Connecting to a Workflow Service from LightSwitch Part 2

Overview

The second part of this topic discusses how to deploy the Workflow service that was implemented in Part 1, how to create a proxy used in either a console application or test project and how to create a proxy used by a LightSwitch application.

Deploy the Workflow service

For the following task, start Visual Studio 2010 and a Visual Studio command prompt window with administrator privileges. You need sufficient rights to publish to IIS as well as run other tasks, such as iisreset, you may need during debugging.

I am running on Windows 7 with IIS installed on the same machine. If you’re running on Windows Server 2008 or deploying to IIS running on a different machine, your steps may be slightly different, yet have enough similarity to follow along here.

In the VS 2010 command prompt window, navigate to the inetpub\wwwroot directory and create a folder to publish the workflow service. I named my folder WFServiceOrderProc

Next, go to the VS 2010 solution and right mouse click on the workflow service project, ServiceLibrary. Select Publish… in the pop up context menu to display the Publish Web dialog.:

Select File System as the publish method in the Publish Web dialog. Specify the target folder you created in the VS 2010 command prompt window.

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Click Publish to deploy the workflow service to IIS.

Next, start IIS Manager. One way to quickly start IIS Manager is by entering INETMGR in the search programs and files textbox from start programs.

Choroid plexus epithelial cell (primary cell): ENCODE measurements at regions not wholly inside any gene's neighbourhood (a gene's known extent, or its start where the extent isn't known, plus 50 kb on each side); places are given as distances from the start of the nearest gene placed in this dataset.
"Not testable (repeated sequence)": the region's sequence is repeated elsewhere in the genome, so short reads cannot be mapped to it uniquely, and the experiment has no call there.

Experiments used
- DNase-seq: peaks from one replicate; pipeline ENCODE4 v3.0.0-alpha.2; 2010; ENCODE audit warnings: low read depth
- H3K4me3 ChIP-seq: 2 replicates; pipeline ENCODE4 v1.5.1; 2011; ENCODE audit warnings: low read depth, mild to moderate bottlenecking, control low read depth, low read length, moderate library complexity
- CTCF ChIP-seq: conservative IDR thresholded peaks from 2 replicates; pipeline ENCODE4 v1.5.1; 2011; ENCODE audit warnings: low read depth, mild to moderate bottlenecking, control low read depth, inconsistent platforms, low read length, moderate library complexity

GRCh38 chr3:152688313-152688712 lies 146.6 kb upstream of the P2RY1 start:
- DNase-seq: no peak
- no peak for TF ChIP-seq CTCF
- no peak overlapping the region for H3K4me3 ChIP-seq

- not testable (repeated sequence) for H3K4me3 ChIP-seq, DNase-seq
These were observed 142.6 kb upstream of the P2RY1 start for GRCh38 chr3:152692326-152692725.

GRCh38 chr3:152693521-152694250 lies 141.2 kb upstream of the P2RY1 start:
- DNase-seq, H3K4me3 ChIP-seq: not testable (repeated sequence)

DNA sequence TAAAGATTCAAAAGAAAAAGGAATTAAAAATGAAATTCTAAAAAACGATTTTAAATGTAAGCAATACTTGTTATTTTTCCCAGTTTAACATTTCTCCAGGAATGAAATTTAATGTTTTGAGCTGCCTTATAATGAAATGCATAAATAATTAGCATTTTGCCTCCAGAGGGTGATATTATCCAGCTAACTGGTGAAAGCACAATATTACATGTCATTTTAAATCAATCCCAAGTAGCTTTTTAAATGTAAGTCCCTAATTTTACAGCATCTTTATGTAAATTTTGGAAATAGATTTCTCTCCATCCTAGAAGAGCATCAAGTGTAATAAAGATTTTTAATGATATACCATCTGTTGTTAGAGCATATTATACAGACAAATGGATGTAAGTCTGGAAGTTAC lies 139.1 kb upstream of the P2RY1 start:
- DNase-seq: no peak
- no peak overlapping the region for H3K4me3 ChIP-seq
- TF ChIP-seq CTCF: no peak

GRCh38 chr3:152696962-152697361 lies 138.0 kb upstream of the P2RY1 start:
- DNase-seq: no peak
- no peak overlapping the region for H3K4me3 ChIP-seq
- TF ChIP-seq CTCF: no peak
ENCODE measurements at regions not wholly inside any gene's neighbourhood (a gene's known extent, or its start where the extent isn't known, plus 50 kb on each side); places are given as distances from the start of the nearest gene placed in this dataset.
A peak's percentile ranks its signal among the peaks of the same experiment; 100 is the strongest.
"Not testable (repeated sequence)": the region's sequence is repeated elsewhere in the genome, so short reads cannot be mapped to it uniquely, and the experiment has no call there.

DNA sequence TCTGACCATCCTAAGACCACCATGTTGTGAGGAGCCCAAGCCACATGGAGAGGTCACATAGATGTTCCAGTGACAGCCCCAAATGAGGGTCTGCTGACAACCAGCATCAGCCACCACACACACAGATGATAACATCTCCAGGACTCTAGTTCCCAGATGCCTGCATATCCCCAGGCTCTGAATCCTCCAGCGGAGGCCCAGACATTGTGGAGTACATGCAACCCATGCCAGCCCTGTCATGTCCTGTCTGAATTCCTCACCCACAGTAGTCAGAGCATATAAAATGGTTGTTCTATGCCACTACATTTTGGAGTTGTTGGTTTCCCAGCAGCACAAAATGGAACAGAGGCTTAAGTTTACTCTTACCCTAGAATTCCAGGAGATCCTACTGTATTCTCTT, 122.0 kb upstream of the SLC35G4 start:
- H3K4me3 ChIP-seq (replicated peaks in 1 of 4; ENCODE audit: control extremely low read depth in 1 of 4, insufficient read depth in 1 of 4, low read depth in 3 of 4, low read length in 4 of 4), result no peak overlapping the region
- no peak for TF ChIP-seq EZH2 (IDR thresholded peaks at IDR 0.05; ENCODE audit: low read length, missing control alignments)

In IIS Manager, change the WFServiceOrderProc from a folder to a web application.

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Next, in the IIS category, double click the Directory Browsing icon to display the Directory Browsing properties. In the right panel, click enable to enable directory browsing.

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Next, right mouse click the WFServiceProc -> Manage Application -> Browse

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A browser similar to this should start:

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Click the OrderProcessing.xamlx link should display this:

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Copy and paste to a temporary file the line starting with SVCUTIL.EXE. Change the machine name LAPTOP1 (my machine) to local host.

svcutil.exe http://localhost/WFServiceOrderProc/OrderProcessing.xamlx?wsdl

With these steps completed, you have the workflow service deployed and verified IIS can run it. The next step is creating a client project to run and test the workflow service.

Create a Test Project and Proxy

Return to Visual Studio and create a new project using the Test template.

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In the Visual Studio command prompt, navigate to the Test project folder and run the SVCUTIL command.

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The SVCUTIL command will connect to the workflow service, read the metadata, and create a proxy called OrderProcessing.cs.

Add the OrderProcessing.cs file to the Test project.

Rename the file UnitTest1.cs to TestCalcShippingWorkFlow.cs

Add the following assembly references to the test project:

· System.Runtime.Serialization

· System.Runtime.ServiceModel

Next implement a constructor to create the proxy and implement workflow service tests.

Below are the constructor and one of the test implementations. You can find all the tests in the zip file that’s part of this posting.

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Create a Proxy for LightSwitch